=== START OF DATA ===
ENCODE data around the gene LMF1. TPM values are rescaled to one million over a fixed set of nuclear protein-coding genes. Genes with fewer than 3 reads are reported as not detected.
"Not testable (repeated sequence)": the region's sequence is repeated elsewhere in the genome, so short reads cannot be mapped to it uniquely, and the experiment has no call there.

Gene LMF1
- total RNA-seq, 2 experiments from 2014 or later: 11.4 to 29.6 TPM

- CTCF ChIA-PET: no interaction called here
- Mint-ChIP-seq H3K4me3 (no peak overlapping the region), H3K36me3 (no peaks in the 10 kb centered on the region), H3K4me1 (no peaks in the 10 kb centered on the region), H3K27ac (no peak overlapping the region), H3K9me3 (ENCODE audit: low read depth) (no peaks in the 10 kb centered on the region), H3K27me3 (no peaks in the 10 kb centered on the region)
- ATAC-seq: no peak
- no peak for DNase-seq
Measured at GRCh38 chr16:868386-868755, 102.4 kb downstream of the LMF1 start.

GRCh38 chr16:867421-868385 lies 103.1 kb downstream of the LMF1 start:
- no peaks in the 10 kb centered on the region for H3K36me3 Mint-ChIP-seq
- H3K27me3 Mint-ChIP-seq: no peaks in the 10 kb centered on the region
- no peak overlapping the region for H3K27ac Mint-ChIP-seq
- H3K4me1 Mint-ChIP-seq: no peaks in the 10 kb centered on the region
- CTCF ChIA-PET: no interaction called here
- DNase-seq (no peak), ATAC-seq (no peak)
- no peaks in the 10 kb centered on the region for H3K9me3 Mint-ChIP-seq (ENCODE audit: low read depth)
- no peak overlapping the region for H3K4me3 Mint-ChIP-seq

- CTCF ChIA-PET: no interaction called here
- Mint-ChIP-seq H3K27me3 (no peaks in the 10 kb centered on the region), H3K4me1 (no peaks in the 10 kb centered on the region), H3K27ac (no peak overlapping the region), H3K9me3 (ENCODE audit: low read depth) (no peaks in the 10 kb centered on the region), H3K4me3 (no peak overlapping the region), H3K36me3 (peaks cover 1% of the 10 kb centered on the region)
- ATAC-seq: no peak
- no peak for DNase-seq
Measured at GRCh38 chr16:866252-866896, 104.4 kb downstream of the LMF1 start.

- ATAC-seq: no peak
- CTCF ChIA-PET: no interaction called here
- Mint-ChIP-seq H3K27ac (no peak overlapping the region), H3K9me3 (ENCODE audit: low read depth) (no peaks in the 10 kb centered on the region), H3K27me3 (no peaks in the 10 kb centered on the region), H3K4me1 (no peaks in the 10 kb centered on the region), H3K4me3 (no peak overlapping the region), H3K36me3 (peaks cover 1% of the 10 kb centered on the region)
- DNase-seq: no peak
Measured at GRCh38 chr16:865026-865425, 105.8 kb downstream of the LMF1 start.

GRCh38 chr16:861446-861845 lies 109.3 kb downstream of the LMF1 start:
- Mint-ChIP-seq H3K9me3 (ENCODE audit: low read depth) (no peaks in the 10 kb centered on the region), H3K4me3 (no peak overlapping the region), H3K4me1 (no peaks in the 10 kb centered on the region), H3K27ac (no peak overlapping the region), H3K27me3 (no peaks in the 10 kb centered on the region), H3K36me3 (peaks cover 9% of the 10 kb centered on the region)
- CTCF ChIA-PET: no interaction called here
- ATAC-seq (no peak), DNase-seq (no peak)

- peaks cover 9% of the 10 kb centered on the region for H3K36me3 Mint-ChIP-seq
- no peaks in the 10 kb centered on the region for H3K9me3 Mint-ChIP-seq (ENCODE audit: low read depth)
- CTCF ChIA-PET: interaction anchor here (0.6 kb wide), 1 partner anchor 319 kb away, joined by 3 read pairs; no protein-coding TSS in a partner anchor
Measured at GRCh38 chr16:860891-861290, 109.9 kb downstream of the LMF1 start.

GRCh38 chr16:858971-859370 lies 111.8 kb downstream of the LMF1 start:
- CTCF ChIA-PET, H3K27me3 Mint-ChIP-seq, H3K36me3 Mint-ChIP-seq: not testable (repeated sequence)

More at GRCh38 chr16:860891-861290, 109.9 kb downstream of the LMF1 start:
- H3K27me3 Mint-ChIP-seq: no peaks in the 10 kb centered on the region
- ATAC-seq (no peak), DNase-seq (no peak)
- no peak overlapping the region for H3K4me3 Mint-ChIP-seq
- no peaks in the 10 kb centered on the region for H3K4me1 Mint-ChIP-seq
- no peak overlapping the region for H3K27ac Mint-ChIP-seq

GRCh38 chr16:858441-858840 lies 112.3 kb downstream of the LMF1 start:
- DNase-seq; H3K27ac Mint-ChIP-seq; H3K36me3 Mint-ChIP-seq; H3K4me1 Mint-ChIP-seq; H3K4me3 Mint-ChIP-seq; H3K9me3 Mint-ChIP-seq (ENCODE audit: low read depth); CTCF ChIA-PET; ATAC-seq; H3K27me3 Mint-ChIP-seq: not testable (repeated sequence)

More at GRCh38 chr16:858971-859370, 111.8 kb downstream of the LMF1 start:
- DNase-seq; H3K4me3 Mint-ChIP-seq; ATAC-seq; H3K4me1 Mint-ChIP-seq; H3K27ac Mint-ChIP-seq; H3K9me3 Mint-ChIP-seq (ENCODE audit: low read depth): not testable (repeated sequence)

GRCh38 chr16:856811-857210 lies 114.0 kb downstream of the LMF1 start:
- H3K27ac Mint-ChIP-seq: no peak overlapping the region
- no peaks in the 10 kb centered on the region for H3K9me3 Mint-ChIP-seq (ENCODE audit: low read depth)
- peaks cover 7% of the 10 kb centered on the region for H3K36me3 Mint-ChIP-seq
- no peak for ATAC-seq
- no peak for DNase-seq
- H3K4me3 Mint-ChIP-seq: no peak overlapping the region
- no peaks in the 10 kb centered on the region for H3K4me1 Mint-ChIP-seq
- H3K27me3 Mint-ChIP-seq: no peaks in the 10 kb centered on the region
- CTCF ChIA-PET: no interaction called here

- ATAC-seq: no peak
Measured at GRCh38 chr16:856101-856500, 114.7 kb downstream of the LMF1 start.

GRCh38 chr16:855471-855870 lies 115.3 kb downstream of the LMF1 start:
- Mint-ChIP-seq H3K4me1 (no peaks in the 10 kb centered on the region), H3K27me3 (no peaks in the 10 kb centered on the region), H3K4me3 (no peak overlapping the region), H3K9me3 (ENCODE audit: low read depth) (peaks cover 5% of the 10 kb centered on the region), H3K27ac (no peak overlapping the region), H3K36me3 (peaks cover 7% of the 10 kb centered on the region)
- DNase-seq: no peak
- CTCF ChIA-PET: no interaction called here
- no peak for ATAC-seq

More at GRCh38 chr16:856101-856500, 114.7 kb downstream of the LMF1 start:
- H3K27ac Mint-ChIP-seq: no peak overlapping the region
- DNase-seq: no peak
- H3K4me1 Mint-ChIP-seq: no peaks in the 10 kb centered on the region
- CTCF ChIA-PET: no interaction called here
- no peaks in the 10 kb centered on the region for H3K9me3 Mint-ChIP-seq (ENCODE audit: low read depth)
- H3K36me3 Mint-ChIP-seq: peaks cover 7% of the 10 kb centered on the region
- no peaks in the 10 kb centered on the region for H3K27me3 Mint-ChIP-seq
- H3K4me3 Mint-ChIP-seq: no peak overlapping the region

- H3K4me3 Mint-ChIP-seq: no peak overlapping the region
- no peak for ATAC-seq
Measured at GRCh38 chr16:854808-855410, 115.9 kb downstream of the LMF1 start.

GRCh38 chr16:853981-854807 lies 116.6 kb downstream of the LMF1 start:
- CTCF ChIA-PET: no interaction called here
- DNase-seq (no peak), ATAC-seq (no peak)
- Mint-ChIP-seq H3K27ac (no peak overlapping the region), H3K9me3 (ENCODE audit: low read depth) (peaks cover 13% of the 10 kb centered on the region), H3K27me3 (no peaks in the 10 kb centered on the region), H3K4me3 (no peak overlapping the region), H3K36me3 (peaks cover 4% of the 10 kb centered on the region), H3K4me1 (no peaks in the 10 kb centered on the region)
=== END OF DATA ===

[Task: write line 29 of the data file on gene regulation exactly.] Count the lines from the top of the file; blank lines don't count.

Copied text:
GRCh38 chr16:861446-861845 lies 109.3 kb downstream of the LMF1 start: